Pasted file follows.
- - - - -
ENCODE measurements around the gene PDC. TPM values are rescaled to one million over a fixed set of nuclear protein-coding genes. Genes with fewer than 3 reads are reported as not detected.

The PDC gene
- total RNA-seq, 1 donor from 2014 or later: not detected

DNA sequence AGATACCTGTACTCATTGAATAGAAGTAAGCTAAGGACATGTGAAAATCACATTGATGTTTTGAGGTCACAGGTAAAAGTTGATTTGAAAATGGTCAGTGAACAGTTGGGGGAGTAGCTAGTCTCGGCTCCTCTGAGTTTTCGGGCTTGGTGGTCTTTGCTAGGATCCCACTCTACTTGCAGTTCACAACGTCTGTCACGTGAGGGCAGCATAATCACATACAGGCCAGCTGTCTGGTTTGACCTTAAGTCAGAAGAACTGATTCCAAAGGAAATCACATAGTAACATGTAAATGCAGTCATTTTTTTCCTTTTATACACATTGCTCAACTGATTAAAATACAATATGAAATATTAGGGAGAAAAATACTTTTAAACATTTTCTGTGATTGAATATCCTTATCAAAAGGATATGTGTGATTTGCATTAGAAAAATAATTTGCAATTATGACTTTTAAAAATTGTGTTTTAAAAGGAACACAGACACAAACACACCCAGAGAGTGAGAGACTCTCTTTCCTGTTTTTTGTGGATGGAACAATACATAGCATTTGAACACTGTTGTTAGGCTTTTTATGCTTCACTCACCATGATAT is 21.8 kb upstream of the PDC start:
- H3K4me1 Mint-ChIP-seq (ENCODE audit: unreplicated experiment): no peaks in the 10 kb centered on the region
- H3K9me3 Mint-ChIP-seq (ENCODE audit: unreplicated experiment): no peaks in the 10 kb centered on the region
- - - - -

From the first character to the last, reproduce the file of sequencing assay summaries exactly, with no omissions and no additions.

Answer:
ENCODE measurements around the gene PDC. TPM values are rescaled to one million over a fixed set of nuclear protein-coding genes. Genes with fewer than 3 reads are reported as not detected.

The PDC gene
- total RNA-seq, 1 donor from 2014 or later: not detected

DNA sequence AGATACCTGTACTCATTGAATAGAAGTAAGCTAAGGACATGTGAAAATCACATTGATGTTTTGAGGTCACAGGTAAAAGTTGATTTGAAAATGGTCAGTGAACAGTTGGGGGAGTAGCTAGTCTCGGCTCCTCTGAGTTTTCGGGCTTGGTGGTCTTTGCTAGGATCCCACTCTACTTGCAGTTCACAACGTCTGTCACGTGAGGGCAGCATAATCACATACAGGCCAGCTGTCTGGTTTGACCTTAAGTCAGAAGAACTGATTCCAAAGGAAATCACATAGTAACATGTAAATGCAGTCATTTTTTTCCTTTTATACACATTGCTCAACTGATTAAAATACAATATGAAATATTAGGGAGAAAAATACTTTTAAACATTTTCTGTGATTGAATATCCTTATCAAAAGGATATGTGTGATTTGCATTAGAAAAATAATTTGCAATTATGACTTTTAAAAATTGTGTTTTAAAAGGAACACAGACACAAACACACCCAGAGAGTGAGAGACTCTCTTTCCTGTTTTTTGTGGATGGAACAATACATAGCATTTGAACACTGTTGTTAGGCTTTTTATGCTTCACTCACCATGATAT is 21.8 kb upstream of the PDC start:
- H3K4me1 Mint-ChIP-seq (ENCODE audit: unreplicated experiment): no peaks in the 10 kb centered on the region
- H3K9me3 Mint-ChIP-seq (ENCODE audit: unreplicated experiment): no peaks in the 10 kb centered on the region